25 jun 09 The Chicago Tribune
Sears Tower plans hotel, self-greening
by Sara Olkon
Rooftop gardens, solar panels, wind turbines considered to improve energy efficiency
Despite the glut of hotel rooms and declining consumer demand, the owners of Sears Tower have unveiled an ambitious project to build a luxury hotel adjacent to the landmark skyscraper.
As part of the plan announced Wednesday, the 110-story office building would undergo a $350 million environmental face-lift designed to reduce electricity use by up to 80 percent. The owners hope Sears Tower's green efforts, including solar panels and possibly wind turbines, would supply all the power needed for the 50-story, 500-room luxury hotel at Wacker Drive and Jackson Boulevard.
Financed by private funds, the hotel would draw "net zero energy from the power grid," said John Huston of American Landmark Properties, representing the partnership that owns Sears Tower. He said the owners also were looking at public funding options.
The five-star hotel would be designed by high-profile Chicago architects Adrian Smith and Gordon Gill. Smith is the chief designer of the Trump International Hotel & Tower, the tallest American skyscraper since Sears Tower.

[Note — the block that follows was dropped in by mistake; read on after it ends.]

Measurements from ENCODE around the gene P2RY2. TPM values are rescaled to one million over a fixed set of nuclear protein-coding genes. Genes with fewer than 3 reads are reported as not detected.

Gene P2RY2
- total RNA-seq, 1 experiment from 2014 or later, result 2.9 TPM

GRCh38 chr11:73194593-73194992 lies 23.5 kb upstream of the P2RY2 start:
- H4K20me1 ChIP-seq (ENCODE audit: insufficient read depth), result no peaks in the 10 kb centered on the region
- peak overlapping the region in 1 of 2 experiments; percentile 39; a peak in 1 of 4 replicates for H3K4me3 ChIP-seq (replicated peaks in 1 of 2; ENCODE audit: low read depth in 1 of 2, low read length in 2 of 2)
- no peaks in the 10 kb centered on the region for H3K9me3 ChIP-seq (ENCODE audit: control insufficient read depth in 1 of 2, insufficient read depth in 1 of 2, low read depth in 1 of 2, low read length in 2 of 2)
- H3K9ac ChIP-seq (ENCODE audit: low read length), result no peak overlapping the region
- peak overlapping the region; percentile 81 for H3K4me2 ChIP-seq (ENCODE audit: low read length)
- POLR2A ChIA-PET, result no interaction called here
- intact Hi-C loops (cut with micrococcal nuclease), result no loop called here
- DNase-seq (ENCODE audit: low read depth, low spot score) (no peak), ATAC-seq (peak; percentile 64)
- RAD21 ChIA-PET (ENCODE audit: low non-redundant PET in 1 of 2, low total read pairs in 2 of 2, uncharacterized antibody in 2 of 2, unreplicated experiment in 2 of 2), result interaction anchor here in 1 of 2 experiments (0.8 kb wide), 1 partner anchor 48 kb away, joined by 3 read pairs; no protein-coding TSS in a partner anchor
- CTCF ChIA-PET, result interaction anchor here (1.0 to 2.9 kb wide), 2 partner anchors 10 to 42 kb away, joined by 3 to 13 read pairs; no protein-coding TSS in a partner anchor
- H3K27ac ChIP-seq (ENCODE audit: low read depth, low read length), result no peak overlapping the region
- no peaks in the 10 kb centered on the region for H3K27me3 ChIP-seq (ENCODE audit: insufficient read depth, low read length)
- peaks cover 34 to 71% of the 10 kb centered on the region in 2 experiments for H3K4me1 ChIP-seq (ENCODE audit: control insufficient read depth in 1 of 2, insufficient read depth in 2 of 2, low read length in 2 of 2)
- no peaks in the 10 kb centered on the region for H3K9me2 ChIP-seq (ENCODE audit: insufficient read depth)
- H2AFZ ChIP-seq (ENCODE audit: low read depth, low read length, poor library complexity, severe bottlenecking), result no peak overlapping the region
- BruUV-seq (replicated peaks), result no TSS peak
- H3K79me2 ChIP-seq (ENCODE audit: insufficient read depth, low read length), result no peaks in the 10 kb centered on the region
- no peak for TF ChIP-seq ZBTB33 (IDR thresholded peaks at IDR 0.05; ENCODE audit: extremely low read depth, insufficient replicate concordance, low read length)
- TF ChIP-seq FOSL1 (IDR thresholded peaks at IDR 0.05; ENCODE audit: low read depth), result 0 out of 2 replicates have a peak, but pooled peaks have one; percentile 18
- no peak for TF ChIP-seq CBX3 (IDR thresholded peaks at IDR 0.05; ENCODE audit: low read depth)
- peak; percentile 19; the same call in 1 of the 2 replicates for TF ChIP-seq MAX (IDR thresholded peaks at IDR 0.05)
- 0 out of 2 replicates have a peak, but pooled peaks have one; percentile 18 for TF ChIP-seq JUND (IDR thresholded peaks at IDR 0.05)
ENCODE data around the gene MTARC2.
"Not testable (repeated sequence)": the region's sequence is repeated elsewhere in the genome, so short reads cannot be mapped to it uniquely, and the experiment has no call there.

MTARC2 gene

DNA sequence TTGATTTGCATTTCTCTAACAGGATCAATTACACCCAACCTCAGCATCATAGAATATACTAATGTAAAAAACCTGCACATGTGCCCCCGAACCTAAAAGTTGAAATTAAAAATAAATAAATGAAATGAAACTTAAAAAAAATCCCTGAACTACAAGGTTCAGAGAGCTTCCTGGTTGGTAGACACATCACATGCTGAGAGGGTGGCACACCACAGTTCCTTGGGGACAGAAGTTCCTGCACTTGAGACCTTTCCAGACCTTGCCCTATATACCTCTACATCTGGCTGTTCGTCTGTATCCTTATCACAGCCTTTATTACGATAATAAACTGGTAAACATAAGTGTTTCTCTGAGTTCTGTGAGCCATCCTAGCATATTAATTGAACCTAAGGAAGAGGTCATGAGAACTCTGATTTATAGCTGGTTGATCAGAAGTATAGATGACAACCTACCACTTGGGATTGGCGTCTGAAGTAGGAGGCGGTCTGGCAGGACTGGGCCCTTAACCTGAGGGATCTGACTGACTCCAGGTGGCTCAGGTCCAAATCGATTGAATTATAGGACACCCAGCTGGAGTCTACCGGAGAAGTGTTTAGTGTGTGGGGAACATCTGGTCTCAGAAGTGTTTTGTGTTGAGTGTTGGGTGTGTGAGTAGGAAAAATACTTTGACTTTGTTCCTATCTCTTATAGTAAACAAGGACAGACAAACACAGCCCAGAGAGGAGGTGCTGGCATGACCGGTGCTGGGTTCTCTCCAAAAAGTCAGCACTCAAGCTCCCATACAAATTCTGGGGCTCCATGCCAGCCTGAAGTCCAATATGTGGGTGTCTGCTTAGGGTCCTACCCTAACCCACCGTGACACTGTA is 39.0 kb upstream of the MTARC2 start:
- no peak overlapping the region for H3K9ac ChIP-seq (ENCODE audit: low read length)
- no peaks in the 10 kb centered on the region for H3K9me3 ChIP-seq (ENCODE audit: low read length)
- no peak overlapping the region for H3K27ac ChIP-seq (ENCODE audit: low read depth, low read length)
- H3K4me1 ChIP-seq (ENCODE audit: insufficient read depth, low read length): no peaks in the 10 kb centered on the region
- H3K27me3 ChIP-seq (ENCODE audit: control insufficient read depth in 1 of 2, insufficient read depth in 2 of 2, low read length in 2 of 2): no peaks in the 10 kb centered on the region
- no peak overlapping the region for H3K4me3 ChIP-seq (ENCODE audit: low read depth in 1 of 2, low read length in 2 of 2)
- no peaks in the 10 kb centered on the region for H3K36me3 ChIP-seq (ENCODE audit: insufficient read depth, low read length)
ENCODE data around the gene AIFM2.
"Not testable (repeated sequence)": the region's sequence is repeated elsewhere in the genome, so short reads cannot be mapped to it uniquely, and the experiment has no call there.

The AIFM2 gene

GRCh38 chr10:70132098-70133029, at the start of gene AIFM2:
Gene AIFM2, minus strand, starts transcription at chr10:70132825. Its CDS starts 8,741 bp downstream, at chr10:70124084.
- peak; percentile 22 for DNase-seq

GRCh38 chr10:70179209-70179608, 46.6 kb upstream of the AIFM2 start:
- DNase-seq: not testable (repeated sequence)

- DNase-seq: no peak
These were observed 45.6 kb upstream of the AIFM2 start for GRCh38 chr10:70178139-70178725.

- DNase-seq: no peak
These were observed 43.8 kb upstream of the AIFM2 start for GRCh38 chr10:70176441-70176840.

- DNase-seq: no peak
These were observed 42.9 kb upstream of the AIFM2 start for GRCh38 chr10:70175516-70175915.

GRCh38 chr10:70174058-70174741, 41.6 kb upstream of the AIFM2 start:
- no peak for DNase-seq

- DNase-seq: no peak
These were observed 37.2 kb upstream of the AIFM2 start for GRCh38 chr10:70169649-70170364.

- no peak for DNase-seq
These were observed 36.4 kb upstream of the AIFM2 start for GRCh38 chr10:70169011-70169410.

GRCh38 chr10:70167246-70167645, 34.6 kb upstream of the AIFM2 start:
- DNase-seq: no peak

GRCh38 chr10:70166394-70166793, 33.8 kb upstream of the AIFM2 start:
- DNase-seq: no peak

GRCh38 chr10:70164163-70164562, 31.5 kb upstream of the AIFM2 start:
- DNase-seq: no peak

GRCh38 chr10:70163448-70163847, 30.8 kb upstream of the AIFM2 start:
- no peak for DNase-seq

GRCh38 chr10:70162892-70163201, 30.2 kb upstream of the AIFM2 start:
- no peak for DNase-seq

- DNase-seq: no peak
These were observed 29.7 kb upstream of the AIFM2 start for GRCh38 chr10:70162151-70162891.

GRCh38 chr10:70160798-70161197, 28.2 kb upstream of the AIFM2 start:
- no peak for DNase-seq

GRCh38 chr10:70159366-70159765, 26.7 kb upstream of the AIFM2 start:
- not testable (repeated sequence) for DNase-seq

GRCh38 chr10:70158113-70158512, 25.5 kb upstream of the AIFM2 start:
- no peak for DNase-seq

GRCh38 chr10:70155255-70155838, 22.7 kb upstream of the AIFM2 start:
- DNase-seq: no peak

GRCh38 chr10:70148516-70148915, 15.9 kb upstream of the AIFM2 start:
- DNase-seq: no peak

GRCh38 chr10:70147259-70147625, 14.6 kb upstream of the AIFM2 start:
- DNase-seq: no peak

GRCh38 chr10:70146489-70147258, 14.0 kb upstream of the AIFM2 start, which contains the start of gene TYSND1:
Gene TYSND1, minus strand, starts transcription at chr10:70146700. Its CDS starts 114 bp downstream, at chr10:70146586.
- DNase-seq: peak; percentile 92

Huston said the hotel would open in 3 1/2 to 5 years; the tower project would take about five years and could begin as soon as next spring, he added.
Mark Eble, Midwest vice president of hotel consultant PKF Consulting, said it's too soon to say how popular green lodging would be with travelers or predict how the hotel might fare in the competitive Chicago marketplace.
"Is the Sears Tower location a good location for a hotel?" Eble said. "Hotels have to fill up seven days a week. Does anyone want to stay there on the weekends?"
Huston said he believes there is a need for a five-star hotel in the West Loop and said the project is forward-looking. "We are not building a hotel for today's market."
The announcement comes amid the worst downturn in the hotel industry since the Sept. 11, 2001, terrorist attacks.
Chicago hotel occupancy and average daily room rates have posted double-digit percentage drops over the first four months of this year compared with the same period last year.
At the same time, the city's supply of hotel rooms is rising. This year alone, four new hotels -- plus rooms that will join the inventory at Trump International -- will add 989 rooms to the downtown Chicago market.
Despite previous news reports that Sears Tower's exterior might be outfitted in an energy-saving silver skin, Huston said the modernization project does not call for changing the appearance of the building.
In addition to the environmental transformation, Sears Tower faces other changes. In March, London-based insurance broker Willis Group Holdings Ltd. announced plans to move into the building and acquire the naming rights to the tower. The Willis Tower dedication is slated for July.
The green hotel project coincides with new measures to make Sears Tower an energy-efficient skyscraper, including the replacement and glazing of the building's more than 16,000 single-pane windows and upgrades to the existing lighting and mechanical systems. Green roofs, solar panels and rooftop wind turbines also are under consideration.
Charles Jackson, executive director of the Illinois Environmental Council, an advocacy group, lauded the announcement.
"I think it's important to have visible symbols of goals that we have as a nation," Jackson said.